Lindsey Graham to Jump Into 2016 Presidential Race: ‘Ready to Be Commander …

1 Jun 2015 | Author: | No comments yet »

Lindsey Graham Launches Bid for Republican Presidential Nomination.

Lindsey Graham entered the 2016 presidential race on Monday, pledging to make national security the focus of his campaign and to force other Republican candidates to talk about defense. Graham (R-S.C.) announced Monday in his hometown of Central, S.C. that he will run for president in 2016, adding to a crowded Republican field one of the party’s most aggressive national security voices in a campaign that has focused often on foreign policy. “I am running for president of the United States because I am ready to be commander-in-chief on day one…to defend our nation with a sound strategy, a strong military, stable alliances and a steady determination,” Graham told a crowd of supporters. “I have more experience with our national security than any other candidate in this race. Graham helped raise and eventually adopted his younger sister after his parents died in quick succession while he was an undergraduate at the University of South Carolina.

Graham is a colonel in the Air Force Reserve, a longtime military attorney and a defense hawk who recently returned from duty in Afghanistan and a meeting with Benjamin Netanyahu in Israel. The list of challenges he’ll face is long: it begins with criticism from some conservative activists who say he has been too liberal — and includes a long poll climb out of low single-digit territory. The South Carolina senator has routinely lambasted President Obama’s strategy abroad — along with the foreign policy views of potential GOP presidential rival Sen.

Graham joins eight other candidates who have roundly criticized the Obama administration’s national security policy, but his critiques have been especially long-running, detailed and consistent. He has called for more forceful military strategies in Iraq and Syria and warned the Obama administration against trying to reach a nuclear deal with Iran. Graham has pushed for increased military spending and says the U.S. should break off talks with Iran and increase sanctions until it abandons its nuclear program.

McCain, the 2008 Republican presidential nominee, has vowed to do whatever he can do get Graham elected. “Senator Graham, he’s my man,” McCain gleefully told reporters in January when Graham launched his exploratory committee. He later added: “I don’t want to raise expectations, but I am confident in a debate he will make an impression on the American people.” Christian Ferry, who was deputy campaign manager for McCain in 2008, is expected to manage Graham’s campaign. Graham’s bid is commanding an outsize amount of attention in his home state, which holds the “first in the South” presidential primary in February and is likely to fall fourth on the nominating calendar, just after contests in Iowa, New Hampshire and Nevada. Graham takes pride in his ability to work across the aisle, and was a member of several bipartisan Senate groups, including the four Republicans and four Democrats dubbed the Gang of Eight who lobbied for a failed 2013 immigration-reform package.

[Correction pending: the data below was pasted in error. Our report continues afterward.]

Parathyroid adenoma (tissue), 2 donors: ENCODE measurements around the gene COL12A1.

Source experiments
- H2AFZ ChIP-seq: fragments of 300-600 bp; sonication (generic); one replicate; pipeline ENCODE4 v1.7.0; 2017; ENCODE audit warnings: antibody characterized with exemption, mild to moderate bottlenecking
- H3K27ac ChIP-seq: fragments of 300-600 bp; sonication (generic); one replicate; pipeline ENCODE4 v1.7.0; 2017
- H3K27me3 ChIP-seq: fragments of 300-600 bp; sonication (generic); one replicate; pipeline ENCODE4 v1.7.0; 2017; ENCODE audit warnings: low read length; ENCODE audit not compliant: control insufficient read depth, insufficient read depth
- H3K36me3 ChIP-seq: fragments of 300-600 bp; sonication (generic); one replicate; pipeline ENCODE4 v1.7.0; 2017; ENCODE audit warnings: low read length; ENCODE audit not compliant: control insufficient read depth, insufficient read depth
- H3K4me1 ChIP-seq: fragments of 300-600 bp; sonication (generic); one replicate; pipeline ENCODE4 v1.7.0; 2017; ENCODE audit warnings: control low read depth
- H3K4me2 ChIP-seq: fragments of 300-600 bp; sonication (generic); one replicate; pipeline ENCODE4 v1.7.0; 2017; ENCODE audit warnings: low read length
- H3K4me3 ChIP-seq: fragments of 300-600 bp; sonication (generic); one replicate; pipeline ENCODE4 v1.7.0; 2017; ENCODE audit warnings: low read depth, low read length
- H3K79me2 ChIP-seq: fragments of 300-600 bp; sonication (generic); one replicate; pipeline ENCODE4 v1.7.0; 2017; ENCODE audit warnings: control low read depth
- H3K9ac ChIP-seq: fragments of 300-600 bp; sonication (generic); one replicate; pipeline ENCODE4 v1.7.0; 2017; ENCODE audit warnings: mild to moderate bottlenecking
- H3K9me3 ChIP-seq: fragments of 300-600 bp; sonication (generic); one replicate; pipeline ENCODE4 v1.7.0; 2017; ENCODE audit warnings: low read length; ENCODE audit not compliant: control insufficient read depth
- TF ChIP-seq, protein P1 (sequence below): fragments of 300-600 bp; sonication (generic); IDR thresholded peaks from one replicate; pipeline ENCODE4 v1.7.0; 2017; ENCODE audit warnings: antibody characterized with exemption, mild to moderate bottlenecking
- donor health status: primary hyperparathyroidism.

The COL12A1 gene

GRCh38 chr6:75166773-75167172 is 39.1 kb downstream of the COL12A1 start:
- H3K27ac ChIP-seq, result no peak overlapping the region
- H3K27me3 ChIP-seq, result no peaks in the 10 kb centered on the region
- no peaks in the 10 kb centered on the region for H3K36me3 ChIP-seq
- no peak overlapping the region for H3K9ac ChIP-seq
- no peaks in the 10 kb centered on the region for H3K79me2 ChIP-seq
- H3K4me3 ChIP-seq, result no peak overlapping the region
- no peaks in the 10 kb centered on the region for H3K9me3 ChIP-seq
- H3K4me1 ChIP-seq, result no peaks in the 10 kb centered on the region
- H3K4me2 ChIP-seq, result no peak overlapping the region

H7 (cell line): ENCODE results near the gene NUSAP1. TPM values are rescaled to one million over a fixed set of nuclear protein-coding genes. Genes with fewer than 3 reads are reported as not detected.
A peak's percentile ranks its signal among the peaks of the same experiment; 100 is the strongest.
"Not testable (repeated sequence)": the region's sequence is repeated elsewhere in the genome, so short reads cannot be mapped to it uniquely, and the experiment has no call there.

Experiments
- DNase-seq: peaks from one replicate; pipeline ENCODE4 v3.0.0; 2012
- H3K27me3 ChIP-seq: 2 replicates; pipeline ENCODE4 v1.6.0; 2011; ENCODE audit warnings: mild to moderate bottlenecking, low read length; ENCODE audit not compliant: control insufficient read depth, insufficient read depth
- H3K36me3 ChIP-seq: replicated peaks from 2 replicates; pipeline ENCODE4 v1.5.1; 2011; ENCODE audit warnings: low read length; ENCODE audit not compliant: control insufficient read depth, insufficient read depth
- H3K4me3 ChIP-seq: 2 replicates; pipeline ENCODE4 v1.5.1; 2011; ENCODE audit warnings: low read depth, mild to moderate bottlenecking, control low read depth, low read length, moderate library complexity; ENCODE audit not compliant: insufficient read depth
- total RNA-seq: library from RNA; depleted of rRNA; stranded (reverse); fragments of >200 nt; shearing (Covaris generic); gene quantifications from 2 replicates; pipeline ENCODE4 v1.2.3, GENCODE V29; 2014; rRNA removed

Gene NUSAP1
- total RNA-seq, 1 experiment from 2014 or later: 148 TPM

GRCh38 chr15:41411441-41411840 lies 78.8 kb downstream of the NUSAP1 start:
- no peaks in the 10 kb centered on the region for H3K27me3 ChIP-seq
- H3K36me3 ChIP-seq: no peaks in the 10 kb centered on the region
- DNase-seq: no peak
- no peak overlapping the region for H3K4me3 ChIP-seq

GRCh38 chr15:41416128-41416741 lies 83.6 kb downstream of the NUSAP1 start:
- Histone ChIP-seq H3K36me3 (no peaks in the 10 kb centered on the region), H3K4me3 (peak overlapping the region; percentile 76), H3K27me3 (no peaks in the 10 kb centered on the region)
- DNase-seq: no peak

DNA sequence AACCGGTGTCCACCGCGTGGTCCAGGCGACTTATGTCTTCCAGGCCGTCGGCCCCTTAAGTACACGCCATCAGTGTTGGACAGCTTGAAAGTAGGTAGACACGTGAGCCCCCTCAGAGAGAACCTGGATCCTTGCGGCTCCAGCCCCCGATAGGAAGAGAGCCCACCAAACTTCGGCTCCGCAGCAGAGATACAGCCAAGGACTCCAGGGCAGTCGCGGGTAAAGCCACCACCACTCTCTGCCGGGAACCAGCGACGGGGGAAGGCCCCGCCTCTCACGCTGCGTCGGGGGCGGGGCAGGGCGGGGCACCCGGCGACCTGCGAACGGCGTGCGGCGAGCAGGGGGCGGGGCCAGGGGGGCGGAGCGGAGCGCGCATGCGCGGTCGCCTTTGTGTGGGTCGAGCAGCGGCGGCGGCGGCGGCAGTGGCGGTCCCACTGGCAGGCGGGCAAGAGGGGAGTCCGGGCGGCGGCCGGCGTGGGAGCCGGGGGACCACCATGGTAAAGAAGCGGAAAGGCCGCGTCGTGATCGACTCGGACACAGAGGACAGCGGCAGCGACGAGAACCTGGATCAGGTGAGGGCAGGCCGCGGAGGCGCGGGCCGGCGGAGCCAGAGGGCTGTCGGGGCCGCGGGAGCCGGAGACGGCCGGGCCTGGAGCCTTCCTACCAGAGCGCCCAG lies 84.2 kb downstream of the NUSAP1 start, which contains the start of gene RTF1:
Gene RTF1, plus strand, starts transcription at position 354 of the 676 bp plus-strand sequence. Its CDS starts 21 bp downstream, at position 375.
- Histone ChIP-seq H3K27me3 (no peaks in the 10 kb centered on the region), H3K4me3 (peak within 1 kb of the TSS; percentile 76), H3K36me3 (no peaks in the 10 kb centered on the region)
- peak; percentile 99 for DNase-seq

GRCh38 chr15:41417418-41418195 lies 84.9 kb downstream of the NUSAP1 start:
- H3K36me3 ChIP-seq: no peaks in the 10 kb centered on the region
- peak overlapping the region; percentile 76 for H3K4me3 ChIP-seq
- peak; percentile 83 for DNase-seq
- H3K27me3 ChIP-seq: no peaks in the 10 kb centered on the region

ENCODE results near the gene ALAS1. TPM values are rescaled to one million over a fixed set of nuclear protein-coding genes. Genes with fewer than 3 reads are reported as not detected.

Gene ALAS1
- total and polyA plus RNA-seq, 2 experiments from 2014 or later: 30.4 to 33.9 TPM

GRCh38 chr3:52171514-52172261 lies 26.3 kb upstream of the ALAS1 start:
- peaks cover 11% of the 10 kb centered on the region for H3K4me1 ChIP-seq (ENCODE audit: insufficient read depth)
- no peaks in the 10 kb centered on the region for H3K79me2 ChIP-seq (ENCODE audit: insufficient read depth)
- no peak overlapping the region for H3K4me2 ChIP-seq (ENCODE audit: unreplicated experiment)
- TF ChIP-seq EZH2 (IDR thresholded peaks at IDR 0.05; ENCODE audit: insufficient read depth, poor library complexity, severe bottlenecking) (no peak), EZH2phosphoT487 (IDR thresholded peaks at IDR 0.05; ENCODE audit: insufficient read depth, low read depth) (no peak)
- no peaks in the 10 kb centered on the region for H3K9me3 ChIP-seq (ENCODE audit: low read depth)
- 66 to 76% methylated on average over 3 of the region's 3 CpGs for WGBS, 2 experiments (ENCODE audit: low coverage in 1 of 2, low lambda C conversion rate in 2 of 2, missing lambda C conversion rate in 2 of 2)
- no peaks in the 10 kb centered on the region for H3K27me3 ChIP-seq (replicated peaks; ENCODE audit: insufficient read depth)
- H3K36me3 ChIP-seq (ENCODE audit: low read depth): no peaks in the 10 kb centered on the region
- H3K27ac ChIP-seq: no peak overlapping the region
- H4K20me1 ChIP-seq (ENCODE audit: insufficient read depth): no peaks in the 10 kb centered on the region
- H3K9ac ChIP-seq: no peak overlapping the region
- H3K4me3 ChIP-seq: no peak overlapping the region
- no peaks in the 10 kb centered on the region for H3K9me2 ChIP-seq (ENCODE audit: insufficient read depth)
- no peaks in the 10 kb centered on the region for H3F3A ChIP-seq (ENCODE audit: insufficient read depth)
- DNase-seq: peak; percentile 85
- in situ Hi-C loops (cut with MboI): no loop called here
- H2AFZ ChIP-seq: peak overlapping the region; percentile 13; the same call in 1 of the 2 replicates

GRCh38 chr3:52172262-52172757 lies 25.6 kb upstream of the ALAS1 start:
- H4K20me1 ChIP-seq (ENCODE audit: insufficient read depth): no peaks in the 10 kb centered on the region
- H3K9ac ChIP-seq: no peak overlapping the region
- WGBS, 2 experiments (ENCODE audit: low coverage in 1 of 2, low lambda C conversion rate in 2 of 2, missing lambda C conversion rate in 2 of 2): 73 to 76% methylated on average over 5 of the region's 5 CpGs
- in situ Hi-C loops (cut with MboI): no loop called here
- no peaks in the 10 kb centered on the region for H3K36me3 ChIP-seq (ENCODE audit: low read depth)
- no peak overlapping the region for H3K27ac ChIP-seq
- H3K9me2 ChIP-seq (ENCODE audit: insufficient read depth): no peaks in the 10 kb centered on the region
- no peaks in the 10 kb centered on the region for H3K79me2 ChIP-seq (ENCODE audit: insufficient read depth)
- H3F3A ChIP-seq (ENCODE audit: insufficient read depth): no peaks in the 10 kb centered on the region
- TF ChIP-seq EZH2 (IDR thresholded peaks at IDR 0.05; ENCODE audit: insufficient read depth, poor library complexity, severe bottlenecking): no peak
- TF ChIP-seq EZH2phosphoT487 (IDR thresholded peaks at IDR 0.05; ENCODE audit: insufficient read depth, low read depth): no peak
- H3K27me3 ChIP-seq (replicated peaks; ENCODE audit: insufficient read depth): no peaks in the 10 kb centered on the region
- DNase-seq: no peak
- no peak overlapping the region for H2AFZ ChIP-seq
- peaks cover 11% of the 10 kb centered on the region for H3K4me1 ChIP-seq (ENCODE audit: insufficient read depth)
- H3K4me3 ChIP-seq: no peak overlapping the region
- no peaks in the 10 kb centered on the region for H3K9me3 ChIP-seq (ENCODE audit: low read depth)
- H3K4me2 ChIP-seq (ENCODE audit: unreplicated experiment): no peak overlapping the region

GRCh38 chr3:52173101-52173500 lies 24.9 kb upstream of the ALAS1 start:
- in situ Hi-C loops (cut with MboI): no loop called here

The bill Graham pushed alongside a bipartisan group of senators never became law as resistance on the right led the GOP-controlled House to ignore it. And his blunt assessment of the tea party movement in its early days could compound his problems. “The problem with the tea party, I think it’s just unsustainable because they can never come up with a coherent vision for governing the country.

He had six primary opponents in his 2014 re-election bid and has been booed in public appearances for his long-running support for an immigration overhaul, including a pathway to citizenship for some illegal immigrants. “There’s something like 18 people in the Republican clown car right now,” Mr. Graham has campaigned for or donated money to many of the state’s elected officials, increasing the likelihood that they will endorse his long-shot bid or sit out the presidential primary. Many of his backers are longtime allies of the Bush family, which poses a particular challenge for Jeb Bush, the former Florida governor whose father and brother were presidents.

Graham has also supported some of President Obama’s appointees, citing the Constitution as giving the executive branch the power to choose Supreme Court justices and other leaders. Graham plans to spend a lot of time in Iowa and New Hampshire leveraging what aides call his greatest asset, his personality, in an attempt to gain some momentum in the early-voting states. The senator is generally chatty with reporters in the halls of Congress and he has maintained a major presence on Sunday morning news shows in recent years. The New York Times blog The Upshot analyzed data collected by American University and found that between 2009 and the fall of 2014, Graham made 85 appearances on Sunday shows.

Our partners
Follow us
Contact us
Our contacts

About this site